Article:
I am getting a smaller breed so we have more options of taking them with us as opposed to leaving them at home. From this point of view of size perspective having two is somewhat easier than with larger breeds. Will eventually get another. What do you think is the optimal time between pups- is a year long enough?

Also would you get male and a female?
If so, which one would you get first if waiting a year inbetween?

March 11th, 2010, 08:36 AM
I prefer two dogs to one, but not at the same age. I have found two years between or more is best--the older dog is trained, knows how the family works, and is a great role model for the new dog.
They do not have to be same breed or even same size for that to work--for instance my 7 yr old Rhodesian Ridgeback is helping me raise my 10 mth old long haired mini dachshund--90 lbs to 11 lbs in size difference. Made training a breeze--little Lyric just copies what Caesar does, and when I have something extra to do with Lyric, Caesar just waits patiently and doesn't interfere. They have found ways to play--Caesar mostly stays lying down in the house while they wrestle, then they play tag outside. They go to the dog park together and are social with any size dogs.

When Caesar was a pup, my then 4 yr old spayed female helped me. When she was a pup my cat helped. Ok, maybe I am just weird...:) True though. I just remembered an incident from when that female was young.

The day after Dharma was spayed, she was laying in the sun feeling sorry for herself. She was 7 mths old and about 50 lbs then. My cat Smudge caught a mole and gave it to Dharma--he actually herded the rodent for the last 10 feet to between her paws--and she ate it. How is that for a cat who takes responsibility seriously? I still remember the look of satisfaction on his face--like 'this should cheer you up'. It did.

March 11th, 2010, 09:19 AM
:laughing: That's a great memory, DoubleRR! That is one great cat! :highfive:

March 11th, 2010, 09:57 AM
He is! Smartest cat I ever had. He is 13 now, and still helps raise whatever comes along--my younger cat, Lyric, every dog since we've had him. He chose us to live with--was a feral kitten who looked up from following his mother and litter mates at the edge of our yard and broke rank to run across and purr at us. Ignored his family and stayed.

He is the cat that has moved with us four times--each time jumps into the car, rides fine, gets out on leash for breaks. Doesn't get into the car on his own unless we are moving-having learned that spending the day waiting for someone to get off work is not fun. You do not need to confine him when you get there--he stays close at all times, always has. You can medicate him, groom him, clip his claws or dress him up--if it is us. Strangers are ignored or avoided.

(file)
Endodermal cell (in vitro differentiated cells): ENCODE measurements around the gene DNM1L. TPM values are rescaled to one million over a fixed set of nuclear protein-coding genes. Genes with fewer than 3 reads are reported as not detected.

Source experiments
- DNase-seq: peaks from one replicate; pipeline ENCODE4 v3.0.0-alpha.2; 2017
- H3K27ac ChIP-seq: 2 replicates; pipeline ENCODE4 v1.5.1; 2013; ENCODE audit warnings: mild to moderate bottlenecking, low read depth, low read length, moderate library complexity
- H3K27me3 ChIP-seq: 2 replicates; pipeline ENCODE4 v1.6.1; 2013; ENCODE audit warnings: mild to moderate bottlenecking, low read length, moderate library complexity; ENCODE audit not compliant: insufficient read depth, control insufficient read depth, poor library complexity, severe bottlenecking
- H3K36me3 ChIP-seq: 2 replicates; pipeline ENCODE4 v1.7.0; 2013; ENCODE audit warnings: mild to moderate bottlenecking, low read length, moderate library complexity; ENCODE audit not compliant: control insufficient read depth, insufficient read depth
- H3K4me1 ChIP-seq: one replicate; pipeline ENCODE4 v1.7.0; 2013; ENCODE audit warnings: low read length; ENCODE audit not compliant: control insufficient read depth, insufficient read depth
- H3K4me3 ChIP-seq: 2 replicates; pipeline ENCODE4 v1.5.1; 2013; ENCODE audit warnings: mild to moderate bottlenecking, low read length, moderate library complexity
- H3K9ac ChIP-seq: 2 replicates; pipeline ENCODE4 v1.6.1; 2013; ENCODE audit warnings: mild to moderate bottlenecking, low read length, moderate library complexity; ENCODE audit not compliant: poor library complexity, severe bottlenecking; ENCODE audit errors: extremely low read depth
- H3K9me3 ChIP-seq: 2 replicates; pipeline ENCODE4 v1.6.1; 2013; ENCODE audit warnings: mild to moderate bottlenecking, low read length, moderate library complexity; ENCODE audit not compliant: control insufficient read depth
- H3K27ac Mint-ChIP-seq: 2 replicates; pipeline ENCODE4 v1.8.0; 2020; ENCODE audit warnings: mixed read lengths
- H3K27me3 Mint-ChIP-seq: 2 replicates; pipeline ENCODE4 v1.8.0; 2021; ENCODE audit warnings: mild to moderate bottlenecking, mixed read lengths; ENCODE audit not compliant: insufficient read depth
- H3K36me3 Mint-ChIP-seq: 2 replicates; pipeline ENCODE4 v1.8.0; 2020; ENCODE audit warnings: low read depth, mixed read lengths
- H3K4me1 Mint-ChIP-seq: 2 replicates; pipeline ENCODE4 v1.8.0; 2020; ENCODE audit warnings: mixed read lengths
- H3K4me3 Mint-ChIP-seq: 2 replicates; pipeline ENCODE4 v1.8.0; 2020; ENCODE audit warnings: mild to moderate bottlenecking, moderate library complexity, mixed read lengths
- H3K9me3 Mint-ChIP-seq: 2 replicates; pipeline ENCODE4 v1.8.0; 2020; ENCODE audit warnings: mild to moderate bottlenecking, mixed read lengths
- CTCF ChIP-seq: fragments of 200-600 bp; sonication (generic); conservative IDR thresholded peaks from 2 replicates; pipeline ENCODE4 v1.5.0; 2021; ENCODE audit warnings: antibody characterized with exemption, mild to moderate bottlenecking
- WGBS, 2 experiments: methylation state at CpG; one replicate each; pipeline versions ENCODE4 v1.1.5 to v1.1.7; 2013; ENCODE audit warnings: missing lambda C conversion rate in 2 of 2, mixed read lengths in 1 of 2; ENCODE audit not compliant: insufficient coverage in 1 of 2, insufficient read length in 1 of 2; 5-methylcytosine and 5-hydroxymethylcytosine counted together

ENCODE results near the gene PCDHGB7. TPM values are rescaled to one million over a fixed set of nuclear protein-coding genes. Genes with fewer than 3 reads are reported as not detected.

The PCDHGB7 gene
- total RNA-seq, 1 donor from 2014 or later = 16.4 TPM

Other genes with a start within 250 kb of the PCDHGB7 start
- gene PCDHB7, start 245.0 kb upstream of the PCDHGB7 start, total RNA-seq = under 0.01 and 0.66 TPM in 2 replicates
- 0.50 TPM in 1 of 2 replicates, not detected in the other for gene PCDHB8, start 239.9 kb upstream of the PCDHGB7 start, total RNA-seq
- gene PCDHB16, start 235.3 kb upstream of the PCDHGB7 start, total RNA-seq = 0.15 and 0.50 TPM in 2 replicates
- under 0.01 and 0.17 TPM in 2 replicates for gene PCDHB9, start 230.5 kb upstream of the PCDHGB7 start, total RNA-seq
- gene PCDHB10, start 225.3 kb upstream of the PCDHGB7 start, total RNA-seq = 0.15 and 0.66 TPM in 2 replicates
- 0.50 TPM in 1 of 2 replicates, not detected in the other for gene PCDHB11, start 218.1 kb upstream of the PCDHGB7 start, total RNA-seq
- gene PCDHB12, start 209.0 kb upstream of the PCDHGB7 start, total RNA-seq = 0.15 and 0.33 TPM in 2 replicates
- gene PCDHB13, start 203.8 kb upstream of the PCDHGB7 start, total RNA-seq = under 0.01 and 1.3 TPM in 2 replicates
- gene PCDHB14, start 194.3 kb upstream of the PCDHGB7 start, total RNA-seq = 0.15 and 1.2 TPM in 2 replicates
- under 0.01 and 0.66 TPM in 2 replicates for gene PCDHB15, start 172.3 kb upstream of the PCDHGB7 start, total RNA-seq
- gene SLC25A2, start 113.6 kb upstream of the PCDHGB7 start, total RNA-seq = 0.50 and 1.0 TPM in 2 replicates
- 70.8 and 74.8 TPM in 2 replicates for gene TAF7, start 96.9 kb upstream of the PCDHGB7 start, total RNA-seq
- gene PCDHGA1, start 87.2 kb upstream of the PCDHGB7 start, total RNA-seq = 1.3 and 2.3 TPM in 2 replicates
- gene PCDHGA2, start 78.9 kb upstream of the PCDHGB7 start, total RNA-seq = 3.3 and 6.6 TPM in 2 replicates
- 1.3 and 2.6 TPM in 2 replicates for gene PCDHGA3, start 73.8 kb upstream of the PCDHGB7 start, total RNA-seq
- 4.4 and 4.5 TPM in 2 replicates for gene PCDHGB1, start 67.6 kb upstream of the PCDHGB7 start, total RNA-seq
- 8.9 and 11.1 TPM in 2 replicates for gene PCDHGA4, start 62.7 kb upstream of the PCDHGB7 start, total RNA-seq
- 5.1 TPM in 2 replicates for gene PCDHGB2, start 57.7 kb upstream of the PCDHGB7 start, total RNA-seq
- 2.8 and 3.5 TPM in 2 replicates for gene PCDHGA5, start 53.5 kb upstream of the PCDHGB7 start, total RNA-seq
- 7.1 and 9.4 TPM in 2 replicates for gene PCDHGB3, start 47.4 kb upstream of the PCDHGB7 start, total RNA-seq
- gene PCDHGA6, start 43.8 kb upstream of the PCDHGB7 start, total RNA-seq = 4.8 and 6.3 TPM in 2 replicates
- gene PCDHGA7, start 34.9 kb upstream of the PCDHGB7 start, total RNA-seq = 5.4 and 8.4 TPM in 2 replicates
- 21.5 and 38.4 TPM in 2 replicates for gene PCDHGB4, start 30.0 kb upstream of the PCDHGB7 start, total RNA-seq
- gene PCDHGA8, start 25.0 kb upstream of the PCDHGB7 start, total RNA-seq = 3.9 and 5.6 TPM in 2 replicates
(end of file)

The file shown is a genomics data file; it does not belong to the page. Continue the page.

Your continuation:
March 11th, 2010, 01:46 PM
I have never raised two dogs from puppyhood together, but have raised two dogs that were approx. 2 years apart successfully.

Sassy was about 2 when I got Furby and it was a breeze - she was a great role model for him and was especially helpful teaching him where it was appropriate to do his business! :D

I think it is possible to raise two puppies together, but as hazel said alot of work! Raising one puppy is never easy, so two will defaintly create new challenges and double the work! But if you have the time, energy, and patience, I don't see why it can't be done. :shrug:

Good luck!

My Lodi Girl
March 11th, 2010, 05:32 PM
Laci and Lodi were littermates. Yes, it was a lot of work and yes, they were/are worth it. We also had another dog (Corky) at the time who was about 1-1/2 years old when we got the "twins". L & L were very easy to train (reward based training) but I did have to separate them for some of the training. I always made sure I said their names a lot when I was talking to them so they could figure out who they were. I would do it again in a heartbeat. It can be done. I feel I need to say that I am not a dog trainer nor know nearly as much about dogs as the majority of the people on this board - L & L were exceptional students! Plus, I had already taken Corky to an obedience class so I knew the basics.

March 11th, 2010, 05:57 PM
I think the most important part is to not see them as each others' company while you are out. Crate them separately. Train them separately. Do shared 'pack walks'. Have them around together when it's business as usual at home. Use umbellical training while you're house training them, and to reinforce your alpha status, so that they BOTH have to follow you whenever you up and go, and they can't just goof off when you're doing something else.

The most problems I have seen with pups roughly the same age/ both in training is when they are kenneled together (larger outdoor kennel) and trained together, etc. The ones that had the easiest time of it had separate crates and separate training, so that they could build identities within the pack that didn't include the other dog, when their identity and experiences are reliant on the humans in the pack.

That said - if it were me, I wouldn't have two pups simultaneously. I'd wait until the first dog is 2, then get a second one.